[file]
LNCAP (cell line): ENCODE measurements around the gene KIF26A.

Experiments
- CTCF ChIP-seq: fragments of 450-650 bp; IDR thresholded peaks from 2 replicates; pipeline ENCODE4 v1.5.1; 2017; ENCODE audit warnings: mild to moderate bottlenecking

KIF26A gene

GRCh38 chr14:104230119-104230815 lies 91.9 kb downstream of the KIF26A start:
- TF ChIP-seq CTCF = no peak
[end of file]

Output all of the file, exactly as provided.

LNCAP (cell line): ENCODE measurements around the gene KIF26A.

Experiments
- CTCF ChIP-seq: fragments of 450-650 bp; IDR thresholded peaks from 2 replicates; pipeline ENCODE4 v1.5.1; 2017; ENCODE audit warnings: mild to moderate bottlenecking

KIF26A gene

GRCh38 chr14:104230119-104230815 lies 91.9 kb downstream of the KIF26A start:
- TF ChIP-seq CTCF = no peak